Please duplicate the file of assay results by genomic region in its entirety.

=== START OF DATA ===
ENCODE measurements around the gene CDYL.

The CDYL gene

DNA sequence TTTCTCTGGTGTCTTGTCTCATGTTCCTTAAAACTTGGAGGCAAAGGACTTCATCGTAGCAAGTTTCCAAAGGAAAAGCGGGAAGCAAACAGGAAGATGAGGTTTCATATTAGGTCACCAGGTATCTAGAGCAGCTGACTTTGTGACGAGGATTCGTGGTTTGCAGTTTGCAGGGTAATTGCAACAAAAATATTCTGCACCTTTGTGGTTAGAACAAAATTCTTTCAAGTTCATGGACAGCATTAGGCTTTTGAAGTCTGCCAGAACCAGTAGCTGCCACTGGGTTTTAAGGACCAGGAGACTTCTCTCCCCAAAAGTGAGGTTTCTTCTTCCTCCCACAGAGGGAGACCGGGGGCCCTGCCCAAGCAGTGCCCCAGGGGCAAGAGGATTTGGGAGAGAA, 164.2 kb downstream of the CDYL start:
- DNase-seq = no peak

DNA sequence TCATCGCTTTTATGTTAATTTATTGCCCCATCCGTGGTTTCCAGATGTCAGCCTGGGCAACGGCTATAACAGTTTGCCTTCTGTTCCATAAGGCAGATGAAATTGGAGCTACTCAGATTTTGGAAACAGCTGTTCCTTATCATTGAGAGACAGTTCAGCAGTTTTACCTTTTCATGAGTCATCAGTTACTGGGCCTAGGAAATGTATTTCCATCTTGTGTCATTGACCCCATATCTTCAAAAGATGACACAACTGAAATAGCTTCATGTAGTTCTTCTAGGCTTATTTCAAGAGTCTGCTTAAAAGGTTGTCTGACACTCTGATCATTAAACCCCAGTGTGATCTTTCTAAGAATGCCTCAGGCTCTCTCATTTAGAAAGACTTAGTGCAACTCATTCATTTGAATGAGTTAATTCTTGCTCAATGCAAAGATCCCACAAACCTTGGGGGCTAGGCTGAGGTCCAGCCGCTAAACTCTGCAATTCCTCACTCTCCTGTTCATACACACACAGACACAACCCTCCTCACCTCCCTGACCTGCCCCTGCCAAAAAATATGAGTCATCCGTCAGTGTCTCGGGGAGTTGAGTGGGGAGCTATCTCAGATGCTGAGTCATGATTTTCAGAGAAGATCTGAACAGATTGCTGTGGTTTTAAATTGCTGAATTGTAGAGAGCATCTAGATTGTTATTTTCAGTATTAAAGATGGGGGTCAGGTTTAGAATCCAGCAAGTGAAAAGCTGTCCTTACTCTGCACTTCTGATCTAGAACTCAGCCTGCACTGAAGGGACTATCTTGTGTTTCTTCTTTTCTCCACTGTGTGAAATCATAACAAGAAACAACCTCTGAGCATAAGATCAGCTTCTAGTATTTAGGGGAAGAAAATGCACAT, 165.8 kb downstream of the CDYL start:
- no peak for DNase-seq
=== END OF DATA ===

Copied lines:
ENCODE measurements around the gene CDYL.

The CDYL gene

DNA sequence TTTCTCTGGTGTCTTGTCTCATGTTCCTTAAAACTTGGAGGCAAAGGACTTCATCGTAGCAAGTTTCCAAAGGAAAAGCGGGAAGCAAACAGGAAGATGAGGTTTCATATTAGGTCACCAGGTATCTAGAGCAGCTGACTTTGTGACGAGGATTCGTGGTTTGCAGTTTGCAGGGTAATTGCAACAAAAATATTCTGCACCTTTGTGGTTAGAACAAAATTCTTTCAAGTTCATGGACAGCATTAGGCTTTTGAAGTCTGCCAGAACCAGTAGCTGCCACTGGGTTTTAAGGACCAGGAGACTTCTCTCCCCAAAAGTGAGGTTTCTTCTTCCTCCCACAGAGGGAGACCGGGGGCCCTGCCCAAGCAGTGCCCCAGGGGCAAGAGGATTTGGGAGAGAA, 164.2 kb downstream of the CDYL start:
- DNase-seq = no peak

DNA sequence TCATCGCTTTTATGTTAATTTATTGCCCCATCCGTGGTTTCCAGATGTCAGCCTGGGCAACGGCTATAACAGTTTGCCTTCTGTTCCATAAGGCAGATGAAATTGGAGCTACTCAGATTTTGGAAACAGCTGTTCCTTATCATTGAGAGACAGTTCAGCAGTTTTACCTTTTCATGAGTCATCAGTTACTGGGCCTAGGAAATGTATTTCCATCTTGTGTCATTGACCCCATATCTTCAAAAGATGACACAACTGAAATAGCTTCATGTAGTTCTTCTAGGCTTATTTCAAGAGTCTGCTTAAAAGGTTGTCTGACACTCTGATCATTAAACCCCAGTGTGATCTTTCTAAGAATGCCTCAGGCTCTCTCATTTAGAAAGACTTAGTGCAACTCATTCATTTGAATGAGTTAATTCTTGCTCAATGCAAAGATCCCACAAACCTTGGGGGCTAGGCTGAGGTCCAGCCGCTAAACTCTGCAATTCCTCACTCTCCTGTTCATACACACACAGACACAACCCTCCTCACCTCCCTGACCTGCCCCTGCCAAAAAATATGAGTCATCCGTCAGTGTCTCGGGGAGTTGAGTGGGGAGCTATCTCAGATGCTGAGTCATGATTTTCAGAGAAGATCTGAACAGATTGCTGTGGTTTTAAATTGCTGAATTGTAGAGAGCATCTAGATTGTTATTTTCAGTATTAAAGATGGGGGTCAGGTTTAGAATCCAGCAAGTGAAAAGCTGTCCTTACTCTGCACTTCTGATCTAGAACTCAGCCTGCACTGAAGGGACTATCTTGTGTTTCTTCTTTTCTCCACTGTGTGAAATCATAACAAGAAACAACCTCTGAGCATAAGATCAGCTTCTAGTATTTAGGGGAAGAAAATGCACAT, 165.8 kb downstream of the CDYL start:
- no peak for DNase-seq